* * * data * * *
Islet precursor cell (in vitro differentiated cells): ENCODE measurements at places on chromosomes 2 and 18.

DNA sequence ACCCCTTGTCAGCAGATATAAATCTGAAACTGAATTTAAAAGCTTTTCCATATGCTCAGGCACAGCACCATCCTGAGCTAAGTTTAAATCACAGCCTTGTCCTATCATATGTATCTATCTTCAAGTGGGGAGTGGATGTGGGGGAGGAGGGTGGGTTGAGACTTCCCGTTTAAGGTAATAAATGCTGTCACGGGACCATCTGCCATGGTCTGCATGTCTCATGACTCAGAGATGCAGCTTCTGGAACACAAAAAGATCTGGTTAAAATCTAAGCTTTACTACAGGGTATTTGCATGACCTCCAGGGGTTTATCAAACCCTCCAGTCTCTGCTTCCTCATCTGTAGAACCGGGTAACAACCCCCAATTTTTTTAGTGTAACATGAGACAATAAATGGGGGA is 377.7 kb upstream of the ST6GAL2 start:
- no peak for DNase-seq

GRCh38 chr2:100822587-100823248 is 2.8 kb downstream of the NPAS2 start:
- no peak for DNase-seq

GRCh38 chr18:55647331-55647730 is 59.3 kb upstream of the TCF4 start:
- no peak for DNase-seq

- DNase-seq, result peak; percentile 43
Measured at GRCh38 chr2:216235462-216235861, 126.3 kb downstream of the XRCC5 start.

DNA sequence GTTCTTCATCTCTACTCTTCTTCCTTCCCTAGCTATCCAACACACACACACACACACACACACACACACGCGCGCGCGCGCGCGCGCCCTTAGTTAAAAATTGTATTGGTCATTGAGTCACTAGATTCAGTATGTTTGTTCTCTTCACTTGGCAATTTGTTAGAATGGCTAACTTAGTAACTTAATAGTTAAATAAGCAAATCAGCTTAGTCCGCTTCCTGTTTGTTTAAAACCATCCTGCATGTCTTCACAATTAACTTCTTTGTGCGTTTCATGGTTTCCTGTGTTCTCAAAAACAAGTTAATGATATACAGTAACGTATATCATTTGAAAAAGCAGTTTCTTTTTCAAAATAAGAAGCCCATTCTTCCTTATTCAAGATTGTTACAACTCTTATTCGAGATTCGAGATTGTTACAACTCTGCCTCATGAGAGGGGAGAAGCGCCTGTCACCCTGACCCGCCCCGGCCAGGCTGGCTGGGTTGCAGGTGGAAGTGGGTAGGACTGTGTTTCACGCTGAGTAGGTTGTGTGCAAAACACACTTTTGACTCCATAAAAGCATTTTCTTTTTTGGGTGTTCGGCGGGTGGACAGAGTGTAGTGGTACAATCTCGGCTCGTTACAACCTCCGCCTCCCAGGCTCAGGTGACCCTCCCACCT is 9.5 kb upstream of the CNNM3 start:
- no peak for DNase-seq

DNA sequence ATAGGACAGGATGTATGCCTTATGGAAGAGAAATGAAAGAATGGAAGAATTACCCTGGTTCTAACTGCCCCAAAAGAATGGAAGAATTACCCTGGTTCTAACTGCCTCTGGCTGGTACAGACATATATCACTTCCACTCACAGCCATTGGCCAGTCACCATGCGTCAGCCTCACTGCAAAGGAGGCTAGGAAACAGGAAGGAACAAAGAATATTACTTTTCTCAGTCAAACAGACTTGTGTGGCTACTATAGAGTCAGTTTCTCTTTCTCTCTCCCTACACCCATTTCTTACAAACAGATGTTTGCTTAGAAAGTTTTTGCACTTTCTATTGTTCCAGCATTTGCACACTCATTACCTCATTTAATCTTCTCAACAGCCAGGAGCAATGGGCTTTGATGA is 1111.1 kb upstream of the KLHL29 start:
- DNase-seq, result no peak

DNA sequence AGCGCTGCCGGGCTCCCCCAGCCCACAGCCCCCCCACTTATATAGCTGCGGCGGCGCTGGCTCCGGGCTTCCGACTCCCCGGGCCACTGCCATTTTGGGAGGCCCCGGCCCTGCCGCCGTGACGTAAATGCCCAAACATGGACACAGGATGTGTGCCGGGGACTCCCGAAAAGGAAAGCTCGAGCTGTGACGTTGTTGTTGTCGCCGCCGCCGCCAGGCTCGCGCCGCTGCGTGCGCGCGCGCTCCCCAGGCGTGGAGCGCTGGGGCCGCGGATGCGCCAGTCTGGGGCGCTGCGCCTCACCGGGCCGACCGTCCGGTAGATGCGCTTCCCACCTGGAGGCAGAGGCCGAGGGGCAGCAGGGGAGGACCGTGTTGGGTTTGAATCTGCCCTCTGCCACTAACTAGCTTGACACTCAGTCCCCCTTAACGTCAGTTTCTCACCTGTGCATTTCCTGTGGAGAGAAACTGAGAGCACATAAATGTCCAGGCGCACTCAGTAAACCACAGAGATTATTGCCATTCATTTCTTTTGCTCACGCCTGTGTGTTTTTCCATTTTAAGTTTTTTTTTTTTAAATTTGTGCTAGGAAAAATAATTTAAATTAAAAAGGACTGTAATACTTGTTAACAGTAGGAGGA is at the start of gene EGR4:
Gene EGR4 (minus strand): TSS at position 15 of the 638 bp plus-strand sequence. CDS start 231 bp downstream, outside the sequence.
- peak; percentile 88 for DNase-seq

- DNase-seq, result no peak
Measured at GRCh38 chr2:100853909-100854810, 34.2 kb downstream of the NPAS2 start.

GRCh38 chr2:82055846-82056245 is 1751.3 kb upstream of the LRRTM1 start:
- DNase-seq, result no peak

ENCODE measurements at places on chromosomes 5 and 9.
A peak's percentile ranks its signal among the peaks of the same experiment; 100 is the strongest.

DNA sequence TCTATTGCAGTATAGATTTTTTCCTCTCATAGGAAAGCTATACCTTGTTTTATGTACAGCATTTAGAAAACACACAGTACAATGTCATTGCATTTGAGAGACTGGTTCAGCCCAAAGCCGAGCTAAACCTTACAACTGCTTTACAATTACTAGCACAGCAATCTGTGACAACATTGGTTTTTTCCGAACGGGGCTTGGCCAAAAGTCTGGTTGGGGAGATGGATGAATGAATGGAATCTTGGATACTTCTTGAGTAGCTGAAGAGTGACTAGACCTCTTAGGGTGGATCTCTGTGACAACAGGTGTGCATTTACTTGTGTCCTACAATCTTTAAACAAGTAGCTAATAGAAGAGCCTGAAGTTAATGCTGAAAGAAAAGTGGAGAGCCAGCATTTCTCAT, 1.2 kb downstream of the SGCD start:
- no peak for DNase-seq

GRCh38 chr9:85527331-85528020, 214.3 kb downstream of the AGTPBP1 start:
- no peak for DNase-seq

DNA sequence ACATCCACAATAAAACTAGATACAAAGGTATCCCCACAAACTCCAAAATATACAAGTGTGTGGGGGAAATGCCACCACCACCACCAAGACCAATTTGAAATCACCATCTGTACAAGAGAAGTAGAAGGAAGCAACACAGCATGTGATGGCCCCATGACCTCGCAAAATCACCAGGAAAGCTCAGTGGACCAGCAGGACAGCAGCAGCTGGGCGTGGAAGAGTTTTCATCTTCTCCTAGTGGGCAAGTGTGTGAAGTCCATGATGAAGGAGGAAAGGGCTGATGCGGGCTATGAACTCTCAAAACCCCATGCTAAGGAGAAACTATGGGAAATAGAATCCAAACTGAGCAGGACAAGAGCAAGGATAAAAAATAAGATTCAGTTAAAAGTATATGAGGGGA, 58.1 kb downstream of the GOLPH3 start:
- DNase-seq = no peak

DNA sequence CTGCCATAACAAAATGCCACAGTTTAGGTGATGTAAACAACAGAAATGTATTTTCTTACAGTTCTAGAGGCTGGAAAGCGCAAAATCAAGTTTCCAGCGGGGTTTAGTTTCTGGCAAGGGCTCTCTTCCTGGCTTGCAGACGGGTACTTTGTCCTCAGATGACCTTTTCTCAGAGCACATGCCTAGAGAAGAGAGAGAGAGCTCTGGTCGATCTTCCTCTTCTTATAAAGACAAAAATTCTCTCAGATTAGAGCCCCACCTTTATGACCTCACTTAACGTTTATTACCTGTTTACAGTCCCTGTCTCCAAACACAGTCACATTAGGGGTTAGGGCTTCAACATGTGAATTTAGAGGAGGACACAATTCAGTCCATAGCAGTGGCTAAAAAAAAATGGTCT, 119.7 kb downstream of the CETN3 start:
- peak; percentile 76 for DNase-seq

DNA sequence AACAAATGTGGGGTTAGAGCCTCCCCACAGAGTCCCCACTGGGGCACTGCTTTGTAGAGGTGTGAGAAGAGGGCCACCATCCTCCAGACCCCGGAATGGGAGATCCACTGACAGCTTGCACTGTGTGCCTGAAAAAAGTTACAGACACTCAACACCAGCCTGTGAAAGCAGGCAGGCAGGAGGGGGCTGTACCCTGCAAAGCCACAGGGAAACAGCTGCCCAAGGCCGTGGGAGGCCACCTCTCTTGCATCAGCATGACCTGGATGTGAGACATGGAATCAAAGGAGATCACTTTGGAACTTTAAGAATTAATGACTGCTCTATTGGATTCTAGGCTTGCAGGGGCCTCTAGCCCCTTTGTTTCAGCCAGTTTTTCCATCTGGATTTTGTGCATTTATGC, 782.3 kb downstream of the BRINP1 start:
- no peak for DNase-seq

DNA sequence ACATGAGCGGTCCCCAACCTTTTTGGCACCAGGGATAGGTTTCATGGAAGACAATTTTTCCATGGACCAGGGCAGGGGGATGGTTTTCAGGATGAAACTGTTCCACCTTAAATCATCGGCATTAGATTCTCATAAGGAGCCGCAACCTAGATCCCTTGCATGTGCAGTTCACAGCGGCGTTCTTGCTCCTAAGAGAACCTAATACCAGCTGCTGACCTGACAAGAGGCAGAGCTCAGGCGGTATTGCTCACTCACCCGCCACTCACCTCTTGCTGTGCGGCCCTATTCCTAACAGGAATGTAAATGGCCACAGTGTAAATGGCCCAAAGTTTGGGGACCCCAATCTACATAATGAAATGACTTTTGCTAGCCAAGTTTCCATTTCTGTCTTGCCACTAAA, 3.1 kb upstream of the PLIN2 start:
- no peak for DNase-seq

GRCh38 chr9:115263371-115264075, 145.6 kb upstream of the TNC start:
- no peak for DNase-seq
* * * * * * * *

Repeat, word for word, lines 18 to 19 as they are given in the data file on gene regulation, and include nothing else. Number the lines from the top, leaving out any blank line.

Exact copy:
Measured at GRCh38 chr2:100853909-100854810, 34.2 kb downstream of the NPAS2 start.

GRCh38 chr2:82055846-82056245 is 1751.3 kb upstream of the LRRTM1 start: